KANGXI 1662 – 1722 Mark and of the Period
A Small Kangxi Blue and White Porcelain Dish, Six Character Minyao Mark and of the Period. The Center Painted with a Four Clawed (None-Imperial) Dragon. The Rim Painted with Plum (Prunus) Against Cracked Ice.
- 15.5 cm (6 1/8 inches).
- Stock number
- For a very similar Kangxi mark and period dish of this size and design see our `Sold Items` number 22235.
Minyao is a term used for none Imperial porcelain.
Superficially this piece might appear to be part of an imperial order, it show the dragon, the archetypal Chinese imperial symbol, it also has the six character mark of the the emperor himself. However there are many clues to tell us this is not the case. The dragon does not possess the requisite five claws which would give it imperial status, also the drawing of the mark is certainly not of imperial quality. Indeed, the quality of the piece itself is not imperial, but typical of a range of Chinese export porcelain produced during the latter part of the 17th and the early years of the 18th century.
Reign Marks on Kangxi Blue and White Porcelain :
Kangxi blue and white export porcelain object are sometimes found with the six character mark of the emperor Kangxi (1662-1722) to the base. These none-imperial reign marks are referred to as minyao in Chinese, denoting them as `popular wares` not destined for court use. However the majority of the marked pieces bare the mark of earlier Ming dynasty emperors, some are Jiajing (1522-1566), occasionally Wanli (1573-1620) but by far the most commonly encountered marks are those of Chenghua (1465-1487). David Howard in `The Choice of the Private Trader` (David S. Howard, Zwemmer, 1994) notes that "The Chenghua mark .... was not intended as a forgery, but rather as a compliment to the quality of the piece and to replace the mark of Kangxi who had forbidden the use of his name on porcelain made for export after 1682; a ban which nominally remained in force until the late 19th century". It appears this ban was not enforced, or if it was only partly enforced, as we have had many Kangxi export pieces made after this date (1682) that bare the six character Kangxi mark. It is worth noting that many 19th century copies of Kangxi blue and white porcelain bare a four character Kangxi mark, something you do not on the original, all Kangxi marks on porcelain of the period were of six character form.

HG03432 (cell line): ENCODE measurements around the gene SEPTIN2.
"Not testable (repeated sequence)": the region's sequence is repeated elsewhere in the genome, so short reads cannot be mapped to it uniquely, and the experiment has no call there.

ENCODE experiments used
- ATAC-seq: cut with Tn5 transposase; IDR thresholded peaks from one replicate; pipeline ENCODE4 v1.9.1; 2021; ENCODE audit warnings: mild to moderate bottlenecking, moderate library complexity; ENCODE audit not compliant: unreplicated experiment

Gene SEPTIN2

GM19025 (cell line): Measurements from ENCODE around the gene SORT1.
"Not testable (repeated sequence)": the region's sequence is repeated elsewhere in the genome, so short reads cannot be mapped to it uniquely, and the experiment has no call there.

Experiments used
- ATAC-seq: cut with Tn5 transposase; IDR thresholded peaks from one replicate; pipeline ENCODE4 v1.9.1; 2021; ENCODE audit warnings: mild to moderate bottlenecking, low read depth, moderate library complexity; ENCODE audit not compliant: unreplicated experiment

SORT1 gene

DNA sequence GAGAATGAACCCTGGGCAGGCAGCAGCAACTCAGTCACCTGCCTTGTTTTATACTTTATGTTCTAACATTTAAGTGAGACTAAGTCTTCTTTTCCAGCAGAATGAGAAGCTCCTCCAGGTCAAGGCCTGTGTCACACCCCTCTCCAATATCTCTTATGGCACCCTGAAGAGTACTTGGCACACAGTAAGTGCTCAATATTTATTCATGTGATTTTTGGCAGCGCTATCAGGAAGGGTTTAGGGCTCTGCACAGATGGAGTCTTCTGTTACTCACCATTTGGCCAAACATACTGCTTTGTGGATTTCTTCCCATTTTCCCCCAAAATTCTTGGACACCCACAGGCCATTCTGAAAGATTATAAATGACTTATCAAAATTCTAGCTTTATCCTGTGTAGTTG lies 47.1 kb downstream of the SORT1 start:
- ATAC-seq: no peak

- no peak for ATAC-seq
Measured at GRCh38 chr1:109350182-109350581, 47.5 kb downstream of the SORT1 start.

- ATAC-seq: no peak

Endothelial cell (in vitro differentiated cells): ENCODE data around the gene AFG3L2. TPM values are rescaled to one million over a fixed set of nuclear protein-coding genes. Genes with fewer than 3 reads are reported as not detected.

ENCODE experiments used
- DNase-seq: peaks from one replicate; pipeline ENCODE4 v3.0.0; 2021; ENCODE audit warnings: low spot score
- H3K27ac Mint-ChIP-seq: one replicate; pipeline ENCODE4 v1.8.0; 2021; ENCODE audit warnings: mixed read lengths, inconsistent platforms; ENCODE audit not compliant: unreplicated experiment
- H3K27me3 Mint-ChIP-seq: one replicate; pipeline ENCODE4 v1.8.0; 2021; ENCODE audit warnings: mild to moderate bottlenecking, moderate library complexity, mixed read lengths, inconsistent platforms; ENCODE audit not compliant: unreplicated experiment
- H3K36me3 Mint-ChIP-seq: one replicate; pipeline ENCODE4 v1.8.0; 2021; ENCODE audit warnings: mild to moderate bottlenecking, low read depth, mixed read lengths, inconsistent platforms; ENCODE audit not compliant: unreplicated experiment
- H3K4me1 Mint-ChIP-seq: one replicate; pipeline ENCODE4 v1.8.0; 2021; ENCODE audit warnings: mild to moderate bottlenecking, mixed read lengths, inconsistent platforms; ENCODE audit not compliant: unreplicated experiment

The Dragon is synonymous with China, it permeates every part of Chinese culture from popular folklore, art, religion to the emperor of China himself. Dragons have been depicted since earliest times. The Dragon, although strong, is in China a benevolent, even positive beast, potent with auspicious powers said to control the Earth and the Heavens. It is associated with life giving rain that nourish crops. This connection with rain and indeed all forms of water could be due to some folklores that says the Dragon is based on the now extinct salt-water crocodile that used to inhabit the rivers of China. The earliest depictions of Dragons in China are so far recorded as being from the Yangshao culture in Henan in the fifth millennium BC from. The five-claw Dragon is reserved as a symbol of the Emperor.
Plum and Cracked-Ice :
Plum Meihua is one of the most important plants in Chinese art. Their flowers grow on knurled old angular branches, the flowers are fragile and pure, so they can be a symbol of vigour in old age as well as purity. The tree is the first to flower after the long hard winter, symbolically it can represent perseverance as well as renewal. This meaning is enhanced by a background of cracked-ice, the design can be seen as representing the end of winter and the beginning of spring with the ice of winter cracking to reveal a new year dawning. Branches of plum blossom convey the `Five Blessings` Meikai wufu, longevity, wealth, health, love of virtue and a peaceful death. The number five, an auspicious number to the Chinese, is taken from the five petals of the plum flower. The design is shown as single plum blossom flowers scattered over cracked-ice or flowering plum blossom branches against the cracked surface of the ice. Jars, especially the so-called ginger-jars or Hawthorn jars , decorated with this design were very popular in England during the end of the 19th and the early years of the 20th century. Kangxi blue and white porcelain in general was highly sought at the time. It was made famous by the artist Whistler among others, and became a symbol of the Aesthetic movement. Prices for this type of Chinese blue and white porcelain, in real terms, reached far more than it would do today.